The importance of town planning and development and the health of communities has been substantiated by another Australian study. The study found that the “walkability” of a neighbourhood (an index which measures factors that are thought to encourage walking, such as dwelling density, street connections and land-use mix) was negatively associated with television viewing time in women. It is known that physical inactivity is a major risk factor for type 2 diabetes, cardiovascular disease and some types of cancer.10

The need for reform to ensure that capital cities are able to meet the challenges of population growth and demographic change was acknowledged at the Council of Australian Governments meeting held at the end of 2009.11 It will require close collaboration between federal and state governments to ensure that the necessary infrastructure changes are provided for, so Australian cities expand in a way that minimises the adverse health consequences associated with increasing urbanisation. These infrastructure changes would need to be made in several areas, including public transport, waste management and other aspects of town planning. Although the migration drive is being instigated federally, it is the state governments that have to deal with the practicalities of Australia’s growing population. These two tiers of government will have to start paying more than lip service to how the needs of future new Australians will be met.

Even if the population begins to grow more rapidly as a result of immigration, the proportion of people over the age of 65 years will continue to rise. This is due to sustained low fertility combined with increased life expectancy. By 2056, one in four Australians will be over the age of 65 years.12

It has been acknowledged that one of the major health care challenges facing Australia is the ageing population and the resultant increased burden of chronic illness.6 The health services of a super-sized Australia will therefore have to deal with a greater burden of chronic diseases.

How will health services cope with a super-sized Australia?

The Garling inquiry concluded in 2008 that the New South Wales health system is in a state of crisis.13 This finding also applies to the rest of the states, with the possible exception of Victoria.14

An independent analysis by the Australian Medical Association has concluded that Australian public hospitals are dysfunctional, operating at full or above-full capacity, and urgently in need of increased capital funding. An important finding was that major metropolitan teaching hospitals operate on a bed occupancy rate of 95% or above. The report noted that hospital overcrowding was the most serious cause of reduced patient safety.15

It is clear that, even at Australia’s current population of only about 20 million people, the public health system is struggling to cope with demand. Changes will be required to deal with a vastly increased, yet still ageing, population and the attendant multiple comorbidities, many attributable to increased urbanisation.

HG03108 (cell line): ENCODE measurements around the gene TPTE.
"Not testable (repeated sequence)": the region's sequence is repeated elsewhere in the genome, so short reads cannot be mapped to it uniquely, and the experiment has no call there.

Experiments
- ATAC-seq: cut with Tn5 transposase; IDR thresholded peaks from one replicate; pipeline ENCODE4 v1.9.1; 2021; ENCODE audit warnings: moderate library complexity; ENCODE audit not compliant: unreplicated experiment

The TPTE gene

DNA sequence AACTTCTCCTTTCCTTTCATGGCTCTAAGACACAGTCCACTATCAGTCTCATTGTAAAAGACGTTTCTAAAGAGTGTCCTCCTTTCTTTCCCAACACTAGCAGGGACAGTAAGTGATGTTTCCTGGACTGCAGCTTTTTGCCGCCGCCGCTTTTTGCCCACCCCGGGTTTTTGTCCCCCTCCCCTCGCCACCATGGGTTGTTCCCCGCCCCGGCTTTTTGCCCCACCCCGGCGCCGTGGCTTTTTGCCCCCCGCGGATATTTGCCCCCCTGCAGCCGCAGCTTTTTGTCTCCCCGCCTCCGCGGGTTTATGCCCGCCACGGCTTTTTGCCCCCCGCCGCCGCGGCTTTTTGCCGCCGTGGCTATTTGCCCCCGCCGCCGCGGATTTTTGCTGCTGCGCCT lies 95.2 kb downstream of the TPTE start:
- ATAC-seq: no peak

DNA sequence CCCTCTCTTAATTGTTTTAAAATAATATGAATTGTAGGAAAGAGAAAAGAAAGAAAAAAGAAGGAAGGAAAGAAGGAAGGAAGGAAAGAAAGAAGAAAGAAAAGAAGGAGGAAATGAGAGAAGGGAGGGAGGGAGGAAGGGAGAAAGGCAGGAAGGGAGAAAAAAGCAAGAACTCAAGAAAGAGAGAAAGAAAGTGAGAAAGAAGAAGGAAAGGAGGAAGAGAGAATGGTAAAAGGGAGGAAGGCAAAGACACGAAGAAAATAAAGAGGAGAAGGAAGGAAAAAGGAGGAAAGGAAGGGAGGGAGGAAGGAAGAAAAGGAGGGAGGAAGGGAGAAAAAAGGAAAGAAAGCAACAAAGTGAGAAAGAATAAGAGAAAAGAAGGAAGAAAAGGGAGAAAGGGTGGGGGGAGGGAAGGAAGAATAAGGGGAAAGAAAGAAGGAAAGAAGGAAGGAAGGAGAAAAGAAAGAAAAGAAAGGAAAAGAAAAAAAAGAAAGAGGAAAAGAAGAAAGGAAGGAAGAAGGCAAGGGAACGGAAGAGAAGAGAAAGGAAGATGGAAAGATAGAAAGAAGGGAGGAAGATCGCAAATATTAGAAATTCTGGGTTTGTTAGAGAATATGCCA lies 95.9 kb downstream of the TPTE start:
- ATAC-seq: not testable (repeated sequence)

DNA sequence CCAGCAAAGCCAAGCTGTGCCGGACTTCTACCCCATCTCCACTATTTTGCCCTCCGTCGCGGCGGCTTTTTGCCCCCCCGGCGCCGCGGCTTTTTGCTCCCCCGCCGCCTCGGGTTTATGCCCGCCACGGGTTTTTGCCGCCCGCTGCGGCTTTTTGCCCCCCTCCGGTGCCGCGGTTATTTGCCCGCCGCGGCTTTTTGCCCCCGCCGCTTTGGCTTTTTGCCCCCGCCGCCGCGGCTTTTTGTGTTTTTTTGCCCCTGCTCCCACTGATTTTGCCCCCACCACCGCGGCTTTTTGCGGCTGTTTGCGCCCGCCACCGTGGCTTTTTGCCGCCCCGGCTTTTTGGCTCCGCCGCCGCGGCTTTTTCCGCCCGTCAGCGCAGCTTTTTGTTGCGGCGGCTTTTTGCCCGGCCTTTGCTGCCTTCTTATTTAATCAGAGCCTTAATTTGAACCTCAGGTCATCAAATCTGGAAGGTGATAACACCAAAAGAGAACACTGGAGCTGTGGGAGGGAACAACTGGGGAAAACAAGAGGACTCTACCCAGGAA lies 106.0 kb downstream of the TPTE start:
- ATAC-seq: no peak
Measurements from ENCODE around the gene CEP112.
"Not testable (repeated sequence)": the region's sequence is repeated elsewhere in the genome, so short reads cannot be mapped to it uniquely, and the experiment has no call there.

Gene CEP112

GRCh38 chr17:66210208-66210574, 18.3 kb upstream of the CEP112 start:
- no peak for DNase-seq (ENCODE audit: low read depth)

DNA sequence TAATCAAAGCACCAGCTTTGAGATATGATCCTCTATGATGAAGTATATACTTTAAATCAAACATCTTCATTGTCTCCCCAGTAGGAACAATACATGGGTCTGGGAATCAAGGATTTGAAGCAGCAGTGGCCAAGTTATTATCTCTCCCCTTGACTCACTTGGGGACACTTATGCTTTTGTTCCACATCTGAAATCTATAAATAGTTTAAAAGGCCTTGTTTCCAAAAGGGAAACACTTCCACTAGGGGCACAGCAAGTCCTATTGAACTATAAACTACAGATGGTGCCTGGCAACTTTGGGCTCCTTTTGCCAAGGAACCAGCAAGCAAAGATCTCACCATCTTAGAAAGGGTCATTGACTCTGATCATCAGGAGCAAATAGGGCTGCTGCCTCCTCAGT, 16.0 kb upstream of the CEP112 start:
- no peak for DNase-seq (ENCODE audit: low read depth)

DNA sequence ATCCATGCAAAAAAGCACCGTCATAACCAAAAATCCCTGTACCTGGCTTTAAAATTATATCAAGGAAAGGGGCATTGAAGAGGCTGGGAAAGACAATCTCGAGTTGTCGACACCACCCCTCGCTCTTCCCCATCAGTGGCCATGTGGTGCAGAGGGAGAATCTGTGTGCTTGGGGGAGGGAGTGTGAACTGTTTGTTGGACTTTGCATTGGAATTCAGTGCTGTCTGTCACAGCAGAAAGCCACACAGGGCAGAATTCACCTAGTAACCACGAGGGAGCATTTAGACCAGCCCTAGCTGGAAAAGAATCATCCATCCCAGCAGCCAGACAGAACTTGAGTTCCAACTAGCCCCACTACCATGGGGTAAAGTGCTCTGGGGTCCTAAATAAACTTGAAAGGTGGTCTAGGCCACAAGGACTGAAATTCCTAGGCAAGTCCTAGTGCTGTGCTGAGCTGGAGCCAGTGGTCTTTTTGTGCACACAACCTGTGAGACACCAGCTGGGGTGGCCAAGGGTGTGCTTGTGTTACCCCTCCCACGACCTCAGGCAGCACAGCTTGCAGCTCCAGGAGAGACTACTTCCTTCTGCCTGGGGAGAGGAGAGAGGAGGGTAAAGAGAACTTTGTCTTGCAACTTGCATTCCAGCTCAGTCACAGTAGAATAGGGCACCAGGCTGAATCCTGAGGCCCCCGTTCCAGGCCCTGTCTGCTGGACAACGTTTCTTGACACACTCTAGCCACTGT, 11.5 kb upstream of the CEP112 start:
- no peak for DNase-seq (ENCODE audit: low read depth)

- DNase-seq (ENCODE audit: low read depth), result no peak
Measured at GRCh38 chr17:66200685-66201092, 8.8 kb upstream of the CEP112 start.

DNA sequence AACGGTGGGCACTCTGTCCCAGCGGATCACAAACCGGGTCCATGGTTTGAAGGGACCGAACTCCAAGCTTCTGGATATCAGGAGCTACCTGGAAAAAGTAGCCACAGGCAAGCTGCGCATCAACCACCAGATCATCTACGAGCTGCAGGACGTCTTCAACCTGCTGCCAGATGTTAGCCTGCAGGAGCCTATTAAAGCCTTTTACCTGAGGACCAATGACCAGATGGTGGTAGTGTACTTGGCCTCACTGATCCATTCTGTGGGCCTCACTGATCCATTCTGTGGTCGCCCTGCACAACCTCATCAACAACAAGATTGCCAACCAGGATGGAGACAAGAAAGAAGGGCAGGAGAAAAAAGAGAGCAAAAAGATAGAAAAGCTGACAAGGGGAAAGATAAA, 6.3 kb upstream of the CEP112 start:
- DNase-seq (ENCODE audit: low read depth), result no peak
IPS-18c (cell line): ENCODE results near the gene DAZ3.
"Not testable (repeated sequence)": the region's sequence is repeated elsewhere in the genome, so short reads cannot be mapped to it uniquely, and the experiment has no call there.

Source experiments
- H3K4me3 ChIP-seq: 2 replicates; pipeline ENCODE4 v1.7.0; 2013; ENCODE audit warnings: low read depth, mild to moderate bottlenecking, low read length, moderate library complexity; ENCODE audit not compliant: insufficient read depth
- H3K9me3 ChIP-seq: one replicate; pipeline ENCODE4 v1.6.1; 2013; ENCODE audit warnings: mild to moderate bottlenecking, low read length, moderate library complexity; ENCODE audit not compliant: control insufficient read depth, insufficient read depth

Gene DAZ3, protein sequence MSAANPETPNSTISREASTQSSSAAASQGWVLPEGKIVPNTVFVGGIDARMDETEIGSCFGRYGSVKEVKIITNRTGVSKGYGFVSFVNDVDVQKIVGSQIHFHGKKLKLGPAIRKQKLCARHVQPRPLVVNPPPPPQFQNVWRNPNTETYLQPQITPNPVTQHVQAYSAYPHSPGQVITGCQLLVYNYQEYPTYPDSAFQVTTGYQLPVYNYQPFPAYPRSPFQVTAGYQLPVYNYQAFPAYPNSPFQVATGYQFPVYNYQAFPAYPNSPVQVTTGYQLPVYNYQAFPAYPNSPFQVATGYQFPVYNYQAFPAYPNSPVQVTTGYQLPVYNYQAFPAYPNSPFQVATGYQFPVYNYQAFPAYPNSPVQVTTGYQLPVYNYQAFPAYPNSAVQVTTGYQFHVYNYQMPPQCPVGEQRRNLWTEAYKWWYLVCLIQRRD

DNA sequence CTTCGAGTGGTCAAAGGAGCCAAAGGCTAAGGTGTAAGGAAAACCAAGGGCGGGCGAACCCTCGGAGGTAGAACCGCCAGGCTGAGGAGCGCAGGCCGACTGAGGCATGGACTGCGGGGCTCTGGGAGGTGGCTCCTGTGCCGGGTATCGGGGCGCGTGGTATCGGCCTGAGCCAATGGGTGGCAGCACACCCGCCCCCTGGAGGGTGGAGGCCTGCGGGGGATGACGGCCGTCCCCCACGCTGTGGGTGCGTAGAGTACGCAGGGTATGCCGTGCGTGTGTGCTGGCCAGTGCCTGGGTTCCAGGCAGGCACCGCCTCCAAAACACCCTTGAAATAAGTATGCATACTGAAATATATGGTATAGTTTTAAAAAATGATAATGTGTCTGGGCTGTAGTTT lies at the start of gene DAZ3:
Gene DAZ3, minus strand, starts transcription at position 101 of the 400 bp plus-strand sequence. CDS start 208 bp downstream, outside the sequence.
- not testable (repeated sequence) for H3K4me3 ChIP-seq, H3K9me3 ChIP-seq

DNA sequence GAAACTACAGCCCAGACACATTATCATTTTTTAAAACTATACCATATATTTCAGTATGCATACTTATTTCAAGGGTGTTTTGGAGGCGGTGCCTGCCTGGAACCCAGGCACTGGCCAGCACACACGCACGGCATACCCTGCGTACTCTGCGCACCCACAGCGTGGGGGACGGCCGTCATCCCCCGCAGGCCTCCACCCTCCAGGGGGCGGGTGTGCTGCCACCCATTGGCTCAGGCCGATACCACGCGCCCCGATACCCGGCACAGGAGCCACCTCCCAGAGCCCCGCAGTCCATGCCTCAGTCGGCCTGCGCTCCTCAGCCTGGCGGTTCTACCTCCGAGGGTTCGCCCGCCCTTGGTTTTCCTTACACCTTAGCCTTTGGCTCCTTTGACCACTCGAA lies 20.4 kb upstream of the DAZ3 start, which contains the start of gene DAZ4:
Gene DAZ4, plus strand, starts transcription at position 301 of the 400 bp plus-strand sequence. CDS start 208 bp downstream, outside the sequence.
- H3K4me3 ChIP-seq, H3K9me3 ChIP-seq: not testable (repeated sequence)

Practical measures might include disinvestment (reallocating health resources from existing practices, procedures, technologies, and pharmaceuticals that do not deliver much health gain for their cost); investing in prevention; increasing the health workforce; and emphasising community health. Other measures might include increasing the role of practice nurses and expanding the role of pharmacists.

The increasing pressure on health services as a result of increased immigration might provide further motivation for a move to a single level of funding, with the federal government taking over responsibility for hospitals from the states. At the very least, this might end the “blame game” and cost-shifting that currently blights the system.

In his 2004 documentary Super size me, Morgan Spurlock suffered severe adverse health consequences after a 30-day period of eating super-sized meals at McDonald’s.16 Prime Minister Rudd’s vision of a super-sized Australia, while it might have some short-term economic benefits, will put further strain on the health system.

The plan to dramatically increase the population of Australia has to be debated and critically evaluated, and a population policy must be developed. In particular, health care professionals must engage with the federal government to ensure that it commits to and delivers on comprehensive national health and hospital reform, matching its appetite for unfettered, economically expedient migration to this country.

If this is not done, we — the citizens of a “big Australia” — will all, like Spurlock, suffer the damaging health consequences of super sizing.

  • Deborah Pelser

  • Lundbeck Australia, Sydney, NSW.

Correspondence: dpelser@bigpond.net.au

Competing interests:

I am currently employed by Lundbeck Australia. The subject of this article in no way reflects the views of Lundbeck Australia, nor does it further their commercial or marketing plans. I am a member of the Ku-ring-gai Residents Alliance, a community group with no political affiliations which opposes further high-rise buildings in Ku-ring-gai.